Friday, February 12, 2016



As I watched the results for the Iowa Caucus and New Hampshire Primary, I was confused as to how Hillary Clinton had delegates before voting even started.  In Iowa, before the first vote was cast, Clinton had 3 delegates and Sanders had 0.  In New Hampshire, early results showed Sanders up by 20% and Clinton had 6 delegates and Sanders had 0.   I was perplexed and agitated, especially given the Clintons' political machine's penchant for playing by a different set of rules.  Hillary Clinton is a liar, so I figured she was probably a cheater as well.

     I researched how a candidate could possibly get delegates with no votes and discovered the Super Delegate. To become a Super Delegate, one must have held political office or be appointed by a party official.  The only super power the Super Delegate actually has is subverting the will of the people.  Normal delegates are awarded by votes from the electorate.  The citizens vote and the delegates are awarded to the candidate with the most votes.  Some states are winner takes all and some divide according to vote percentages.  The Super Delegate is not beholden to the will of the people.  The Super Delegate is free to choose whichever candidate he wishes, regardless of the vote.  There are over 700 Super Delegates nationwide, about half the number of needed delegates to nominate a candidate.

     Super Delegates exist because the Democratic party does not trust it's constituents to make the right choice.  Super Delegates are a safety net to ensure that the establishment's choice receives the nomination.  If you are a democratic voter, you are not trusted by your own party...  When George McGovern, a complete disaster of a candidate, won the nomination in 1972, the Democratic Party decided that it would never again leave the decision of who represents the party, in the race for president, to the people.  The Democratic Party decided that the people could not be trusted and the Super Delegate was born.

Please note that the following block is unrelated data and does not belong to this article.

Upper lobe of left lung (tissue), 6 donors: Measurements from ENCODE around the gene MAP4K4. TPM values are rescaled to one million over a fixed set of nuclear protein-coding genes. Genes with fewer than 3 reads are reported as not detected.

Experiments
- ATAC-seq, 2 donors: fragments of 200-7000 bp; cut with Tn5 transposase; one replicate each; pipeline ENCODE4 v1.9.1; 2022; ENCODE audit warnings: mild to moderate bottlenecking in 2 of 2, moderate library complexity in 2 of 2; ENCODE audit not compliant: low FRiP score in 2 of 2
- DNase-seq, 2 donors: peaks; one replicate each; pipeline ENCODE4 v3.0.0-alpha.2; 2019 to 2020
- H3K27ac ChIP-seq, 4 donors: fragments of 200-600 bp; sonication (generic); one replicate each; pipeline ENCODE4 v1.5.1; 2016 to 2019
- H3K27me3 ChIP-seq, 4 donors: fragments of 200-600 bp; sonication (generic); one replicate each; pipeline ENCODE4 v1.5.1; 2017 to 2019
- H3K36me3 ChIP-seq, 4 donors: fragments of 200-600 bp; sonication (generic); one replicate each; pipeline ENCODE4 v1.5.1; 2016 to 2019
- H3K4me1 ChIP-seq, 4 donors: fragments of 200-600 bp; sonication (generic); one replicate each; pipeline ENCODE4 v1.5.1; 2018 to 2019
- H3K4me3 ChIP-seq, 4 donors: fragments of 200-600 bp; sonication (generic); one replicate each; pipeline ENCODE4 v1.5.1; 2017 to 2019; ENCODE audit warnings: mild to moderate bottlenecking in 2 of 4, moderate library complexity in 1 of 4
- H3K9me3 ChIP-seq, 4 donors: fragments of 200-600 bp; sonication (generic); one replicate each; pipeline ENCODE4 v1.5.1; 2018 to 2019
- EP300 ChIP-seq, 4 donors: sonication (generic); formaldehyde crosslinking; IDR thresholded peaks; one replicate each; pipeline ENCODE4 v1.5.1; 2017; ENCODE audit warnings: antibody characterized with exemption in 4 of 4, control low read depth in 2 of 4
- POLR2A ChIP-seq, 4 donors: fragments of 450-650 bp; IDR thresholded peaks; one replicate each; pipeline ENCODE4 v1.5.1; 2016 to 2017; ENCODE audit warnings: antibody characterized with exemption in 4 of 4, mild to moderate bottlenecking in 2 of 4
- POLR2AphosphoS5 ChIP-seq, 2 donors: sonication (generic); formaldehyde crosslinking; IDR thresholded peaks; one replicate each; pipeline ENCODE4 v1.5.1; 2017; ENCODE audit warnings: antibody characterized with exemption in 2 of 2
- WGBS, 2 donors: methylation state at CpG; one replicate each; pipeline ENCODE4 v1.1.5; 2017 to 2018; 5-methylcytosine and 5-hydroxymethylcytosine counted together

This underhanded method of counting delegates explains why Sanders and Clinton, who finished in a virtual tie in Iowa, were not awarded the same number of delegates.  Three Super Delegates were given to Clinton before even one vote was cast.  Clinton picked up 6 Super Delegates in New Hampshire, where she was trounced by Sanders, giving her more Delegates than Sanders.   This is unbelievable.

     The same party that claims requiring an ID to vote disenfranchises voters has a built in system to ensure that the will of the people does not subjugate the will of the Party.  

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